Janet Flanner was a longtime friend of GertrudeandAlice and would regularly include items about them in her Letter from Paris in The New Yorker magazine writing under the name “Genêt.”


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‘Twas the Week After Christmas: A Faux Poem by Alice

December 31st, 2013 § 0 comments § permalink


Because of the number of GertrudeandAlice anniversaries happening in 2014 (see previous post) , I thought it would be fun to speculate that hidden in the bottom of one of the archive boxes at Yale, there was a journal with a number of pieces that Alice had written, unbeknownst to Gertrude. Among them was Alice’s take on the Clement Moore Christmas standard in which she anticipates the activities of the new year 1934.


[As with many of Gertrude’s notebooks in the Yale collection, Alice’s notebook also contains marginalia which is noted following the poem.]

‘Twas the week after Christmas, when all through the rue

There was so much excitement and so much to do.

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Arosing for the Occasion: Holiday Wishes from GertrudeandAlice

December 17th, 2013 § 0 comments § permalink


“Lo, how a rose, a rose, a rose, a rose e’r blooming,” Gertrude’s  take on the 16th century Christmas hymn.  Or in its original German: “Es ist ein Ros, ein Ros, ein Ros, ein Ros entsprungen.”

220px-Speyerer_Gesangbuch_Es_ist_ein_Ros_entsprungenAs another year ends, these steinized lyrics usher in the 14th year of the 21st century as GertrudeandAlice and Basket II pose with  an oversized rose sculpture created by the German artist Isa Genzken. (Genzken, coincidentally, currently has a retrospective at the Museum of Modern Art in New York.)


And what is in the boxes? Embellishments for the sensible Balmain suits, a bedazzled collar  for Basket or maybe the latest cooking gadget for Alice’s kitchen?

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Rose is a rose is a rose is a rose…at 100 !

August 29th, 2013 § 0 comments § permalink

The question often is “How many roses are there in “it?”  The “it” being Gertrude Stein’s most famous phrase about the proverbial bloom so popular on Mother’s Day, weddings, the Bachelorette,  or just when you need to convince that special someone that you spoke out of place and need a full-bodied tasty wine and wonderful Italian dinner and a crystal vase for the long-stemmed beauties that you are holding penitently!

To be precise,  there are four “roses” in it (and no “a” at the beginning,) as opposed to more than four saints in Four Saints in Three Acts, which, to digress for a moment, was a super-hit and crowd favorite in it’s most recent incarnation as Gertrude Stein’s SAINTS  at the just ended New York International Fringe Festival. (See previous post.)

St. Therese of the Roses: Roses and Saints, full-circle

St. Therese of the Roses: Roses and Saints, full-circle

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“Oh, when the SAINTS….!”

July 16th, 2013 § 0 comments § permalink

The year was 1934. FDR was in the second year of his first term as President.  The top movie of the year was “It Happened One Night” with Clark Gable and Claudette Colbert. And the theater and opera world were agog about FOUR SAINTS IN THREE ACTS!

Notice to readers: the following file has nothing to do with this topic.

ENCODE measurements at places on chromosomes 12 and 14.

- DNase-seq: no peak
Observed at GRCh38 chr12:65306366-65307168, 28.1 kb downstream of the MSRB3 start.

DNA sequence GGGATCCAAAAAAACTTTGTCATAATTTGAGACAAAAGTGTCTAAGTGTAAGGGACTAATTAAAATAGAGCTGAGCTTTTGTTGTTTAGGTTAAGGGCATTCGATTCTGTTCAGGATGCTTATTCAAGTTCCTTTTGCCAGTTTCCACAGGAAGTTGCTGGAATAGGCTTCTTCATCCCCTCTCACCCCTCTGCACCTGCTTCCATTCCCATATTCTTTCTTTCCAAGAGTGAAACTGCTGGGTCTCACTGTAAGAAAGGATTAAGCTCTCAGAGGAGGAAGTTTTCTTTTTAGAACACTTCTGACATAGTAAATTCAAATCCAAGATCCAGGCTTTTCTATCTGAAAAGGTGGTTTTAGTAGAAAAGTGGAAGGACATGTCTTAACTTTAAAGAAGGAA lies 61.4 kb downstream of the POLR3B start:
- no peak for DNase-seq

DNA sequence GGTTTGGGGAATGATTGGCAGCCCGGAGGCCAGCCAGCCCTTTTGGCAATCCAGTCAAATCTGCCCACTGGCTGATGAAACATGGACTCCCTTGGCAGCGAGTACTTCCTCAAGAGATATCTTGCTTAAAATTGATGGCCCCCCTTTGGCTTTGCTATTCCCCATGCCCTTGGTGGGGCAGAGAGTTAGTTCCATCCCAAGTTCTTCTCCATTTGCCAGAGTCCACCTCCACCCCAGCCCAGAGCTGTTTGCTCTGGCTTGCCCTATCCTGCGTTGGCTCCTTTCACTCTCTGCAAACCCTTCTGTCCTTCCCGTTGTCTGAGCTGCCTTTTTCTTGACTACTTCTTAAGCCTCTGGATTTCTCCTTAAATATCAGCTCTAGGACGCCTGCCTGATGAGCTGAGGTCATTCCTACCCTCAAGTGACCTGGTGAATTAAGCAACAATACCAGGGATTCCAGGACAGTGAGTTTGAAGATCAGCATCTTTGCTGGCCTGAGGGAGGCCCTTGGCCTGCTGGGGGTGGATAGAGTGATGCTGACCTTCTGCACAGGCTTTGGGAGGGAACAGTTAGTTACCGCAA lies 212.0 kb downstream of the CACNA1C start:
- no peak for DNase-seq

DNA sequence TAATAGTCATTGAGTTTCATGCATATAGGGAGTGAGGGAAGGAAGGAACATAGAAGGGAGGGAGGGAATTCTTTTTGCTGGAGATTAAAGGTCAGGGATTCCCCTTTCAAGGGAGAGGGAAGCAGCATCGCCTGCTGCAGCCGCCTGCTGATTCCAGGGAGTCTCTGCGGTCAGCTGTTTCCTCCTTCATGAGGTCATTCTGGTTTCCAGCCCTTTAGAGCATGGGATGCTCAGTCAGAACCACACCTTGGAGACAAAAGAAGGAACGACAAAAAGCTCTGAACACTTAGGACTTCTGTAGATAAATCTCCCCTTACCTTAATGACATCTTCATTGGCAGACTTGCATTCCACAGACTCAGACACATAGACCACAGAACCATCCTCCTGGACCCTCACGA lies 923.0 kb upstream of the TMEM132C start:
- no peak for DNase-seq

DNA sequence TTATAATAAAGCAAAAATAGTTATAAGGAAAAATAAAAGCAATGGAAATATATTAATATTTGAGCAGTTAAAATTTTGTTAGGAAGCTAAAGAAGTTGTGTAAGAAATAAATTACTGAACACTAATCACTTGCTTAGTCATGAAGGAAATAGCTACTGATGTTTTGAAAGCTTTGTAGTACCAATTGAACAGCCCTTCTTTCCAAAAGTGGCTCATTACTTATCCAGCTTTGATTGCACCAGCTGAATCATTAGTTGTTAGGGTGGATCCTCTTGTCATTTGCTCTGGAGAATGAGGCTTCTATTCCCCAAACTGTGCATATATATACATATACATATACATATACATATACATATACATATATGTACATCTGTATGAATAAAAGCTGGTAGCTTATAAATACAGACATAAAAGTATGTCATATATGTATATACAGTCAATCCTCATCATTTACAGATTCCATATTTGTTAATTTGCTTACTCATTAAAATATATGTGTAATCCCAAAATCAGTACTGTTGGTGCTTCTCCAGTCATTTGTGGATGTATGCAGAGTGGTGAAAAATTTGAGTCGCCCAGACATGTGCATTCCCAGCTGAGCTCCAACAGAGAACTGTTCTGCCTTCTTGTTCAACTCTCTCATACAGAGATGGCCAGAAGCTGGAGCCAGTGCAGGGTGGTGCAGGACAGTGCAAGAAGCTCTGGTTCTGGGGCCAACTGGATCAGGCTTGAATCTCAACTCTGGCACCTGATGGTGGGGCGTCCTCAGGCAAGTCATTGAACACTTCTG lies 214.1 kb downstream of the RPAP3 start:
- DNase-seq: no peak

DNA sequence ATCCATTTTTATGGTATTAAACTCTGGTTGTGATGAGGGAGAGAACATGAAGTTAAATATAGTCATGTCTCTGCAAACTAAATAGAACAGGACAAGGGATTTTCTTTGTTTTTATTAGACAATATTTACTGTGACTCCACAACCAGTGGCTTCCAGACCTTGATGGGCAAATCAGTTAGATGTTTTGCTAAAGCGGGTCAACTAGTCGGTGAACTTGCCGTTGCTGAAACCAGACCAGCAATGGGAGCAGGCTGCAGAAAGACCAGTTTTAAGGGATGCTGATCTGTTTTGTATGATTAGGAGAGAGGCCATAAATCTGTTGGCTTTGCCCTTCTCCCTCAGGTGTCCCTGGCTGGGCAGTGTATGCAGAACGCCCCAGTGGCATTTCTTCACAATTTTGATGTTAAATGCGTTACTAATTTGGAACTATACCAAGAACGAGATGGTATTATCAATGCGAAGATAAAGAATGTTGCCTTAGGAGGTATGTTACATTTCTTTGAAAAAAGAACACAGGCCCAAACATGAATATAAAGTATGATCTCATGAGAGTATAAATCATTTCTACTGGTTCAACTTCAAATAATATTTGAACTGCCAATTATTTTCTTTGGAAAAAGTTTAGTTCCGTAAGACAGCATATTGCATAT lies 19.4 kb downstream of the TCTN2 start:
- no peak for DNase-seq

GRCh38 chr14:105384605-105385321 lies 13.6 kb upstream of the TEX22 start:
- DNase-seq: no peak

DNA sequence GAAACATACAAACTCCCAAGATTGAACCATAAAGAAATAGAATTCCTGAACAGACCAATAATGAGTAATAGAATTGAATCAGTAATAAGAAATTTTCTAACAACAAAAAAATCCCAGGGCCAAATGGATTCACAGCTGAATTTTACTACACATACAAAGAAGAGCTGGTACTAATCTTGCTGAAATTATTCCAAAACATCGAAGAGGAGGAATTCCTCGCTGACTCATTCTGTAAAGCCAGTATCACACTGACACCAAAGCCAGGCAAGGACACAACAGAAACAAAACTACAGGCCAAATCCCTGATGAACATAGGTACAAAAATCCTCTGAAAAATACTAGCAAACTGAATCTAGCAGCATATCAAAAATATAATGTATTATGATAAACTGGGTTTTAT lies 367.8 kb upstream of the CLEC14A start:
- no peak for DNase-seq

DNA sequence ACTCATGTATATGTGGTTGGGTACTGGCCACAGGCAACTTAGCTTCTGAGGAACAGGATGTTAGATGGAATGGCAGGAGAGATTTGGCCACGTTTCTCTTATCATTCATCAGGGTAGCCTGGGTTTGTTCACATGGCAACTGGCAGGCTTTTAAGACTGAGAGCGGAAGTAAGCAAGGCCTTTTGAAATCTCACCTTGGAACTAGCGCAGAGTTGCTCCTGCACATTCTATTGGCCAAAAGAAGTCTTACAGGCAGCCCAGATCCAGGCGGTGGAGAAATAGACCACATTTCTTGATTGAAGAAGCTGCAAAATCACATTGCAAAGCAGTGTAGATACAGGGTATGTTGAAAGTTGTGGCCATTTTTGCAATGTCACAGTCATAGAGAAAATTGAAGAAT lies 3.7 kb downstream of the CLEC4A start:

The agogism wasn’t because the opera’s title was a lie, as there were more than four saints and more than three acts in the piece. Neither was the music by a not too well-known composer, Virgil Thomson,  particularly revolutionary.  Yes, it had an all-black cast, a first for an opera or theater work on Broadway (this was pre-Porgy and Bess), but what raised eyebrows and caused agogamania was the libretto by Gertrude Stein, that little read, but very much in the public eye, personality and transplanted American from “artsy-fartsy Paris!”

a few of the original Four Saints, standing, not marching, at this point

a few of the original Four Saints, standing, not marching, at this point

Why with lyrics from one of its most well-known refrains, why wouldn’t there be Steinmania across America?

“Pigeons on the grass alas.
  Pigeons on the grass alas.
  Short longer grass short longer longer shorter yellow grass. Pigeons


large pigeons on the shorter longer yellow grass alas pigeons on the
  If they were not pigeons what were they.”

When Gertrude’s editor for the book version of the opera, Saxe Commins at Random House, raised questions about the libretto, she turned to him, stared him in the eyes and said “My dear, you simply don’t understand!”

Now, almost 80 years later, an exciting, new version of  FOUR SAINTS, Gertrude Stein SAINTS!,  comes to New York in a few weeks to the La MaMa Theatre, the  historic off-off Broadway theater (it’s where the musical HAIR was created and performed in 1968), as part of this year’s New York International Fringe Festival.

These SAINTS! are marching in to the beat of a different drummer in more ways than one!

"Oh Lord I want to be in that number...!"

“Oh Lord I want to be in that number…!”

Here’s a bit of history and background:

“Our initial investigation into Stein’s work began with an all-male production of Four Saints in Three Acts at Carnegie Mellon University in February of 2013. Stein’s libretto offers no plot, no characters, and no conflict; it is a non-narrative text that can best be described as linguistic gymnastics.  In all this absence, anything becomes possible and what we have discovered is a Theatre of Joy. The response to the original production was overwhelmingly positive and became an invitation for more. We have since added an all-female Saints and Singing, also featuring an original musical score inspired by American music created by insanely talented performers. The two works are combined to create Gertrude Stein SAINTS!, powerhouse that explores gender, a theatre that replaces conflict with joy, and America.

Under the guidance of director Michelle Sutherland, this production has also tapped in to the 21st century’s answer to the patronage of the Medicis or the generosity of the Rockefellers, Guggenheims, or Fords, by raising funds through The goal of the 21 day campaign is $9,000, of which more than two-thirds has been pledged and there is one week to go!

Lorenzo de Medici looking like a saint. Right?!

Lorenzo de Medici looking like a saint. Right?!

Be a part of this! Haven’t you always wanted to be a Medici or Rockefeller? And if you’re in or near New York City next month, get your tickets soon.

If they were not pigeons, what were they? My dear,  SAINTS!, of course! Now you understand!


The Long Hot Summer…

July 2nd, 2013 § 0 comments § permalink

Sorry about the lack of GertrudeandAliciana, but something will hit this page soon.

In the meantime, enjoy these posters which have nothing to do with GertrudeandAlice.






Till soon, your friend in GertrudeandAlice!